It saddens me so that this is one area where the Catholic Church has really dropped the ball. It also saddens me when people criticize teen mass (or in the case of my husband, many non-denominational services) because they think they are "entertaining" and "Mass isn't supposed to be entertaining." It's not about being entertaining, it's about making it meaningful. It's about a Mass that actually speaks to teens and challenges them to grow in their faith and helps them to see that their faith is relevant.

It does seem as though your Sundays would be very busy, but it might really be worth trying to make it work for at least a month or two.

I understand your concerns about Religious Ed. It is hard to look at the Religious Ed programs and most parishes today compared to attending a Catholic School. We're faced with a similar situation, as our religious ed program only meets about 20 times a year. It was hard for me to feel that that was going to be sufficient. I think I have to trust myself and my husband to live our faith and answer questions and be open to learning more ourselves so that we are also teaching our kids our faith.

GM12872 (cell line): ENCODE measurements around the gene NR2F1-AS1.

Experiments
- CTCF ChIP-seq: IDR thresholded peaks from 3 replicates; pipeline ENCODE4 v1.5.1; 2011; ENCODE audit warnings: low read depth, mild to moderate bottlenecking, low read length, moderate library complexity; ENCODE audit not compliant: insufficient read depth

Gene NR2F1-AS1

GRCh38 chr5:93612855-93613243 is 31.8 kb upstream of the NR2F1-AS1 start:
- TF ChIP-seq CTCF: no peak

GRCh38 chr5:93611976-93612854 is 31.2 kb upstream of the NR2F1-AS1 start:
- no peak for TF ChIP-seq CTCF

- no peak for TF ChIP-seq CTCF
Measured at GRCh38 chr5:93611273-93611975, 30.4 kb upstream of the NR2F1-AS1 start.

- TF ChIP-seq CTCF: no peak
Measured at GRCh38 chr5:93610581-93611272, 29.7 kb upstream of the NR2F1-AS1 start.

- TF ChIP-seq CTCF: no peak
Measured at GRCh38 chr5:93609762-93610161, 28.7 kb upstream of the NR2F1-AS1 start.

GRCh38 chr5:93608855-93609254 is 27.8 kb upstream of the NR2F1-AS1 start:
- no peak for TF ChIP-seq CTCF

Don't sell yourself short. You are your children's first teacher of your faith! You can go a long way towards supplementing their education just with the conversation around the dinner table.

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answers from Washington DC on

Is the other church more stable in its leadership than yours? Is there a reason you've had five priests in just six years in your own church? I would question, if I were you, why the church is cycling through pastors that quickly (very fast indeed). That doesn't telegraph a message of stablity to kids. I also would weigh whether the gorgeous old building and closeness to your home and 10 years there really mean as much to your kids as they do to you. I think that if the other church has more to offer them, it is not "bending over backwards" to give your kids the best possible church experience; it's giving them a foundation for when they are no longer kids whom you have to take to church, but young adults who have to choose whether to go for themselves. I know it's hard to leave a beloved church (been there) but if there is some way your kids can go to the other one for teen Mass and youth group, I'd do it now and see how it goes. They may not "gel" with the kids there but they also may love it. And they are getting very close to college age. This change could give them an experience that makes them likelier, in college, to find a church wherever they go to college (or work) and attend it with enthusiasm -- and not just because of a feeling of obligation. You have just four years until they go off to college; if they don't try this other church soon they will lose interest or get involved in other things for their high school years.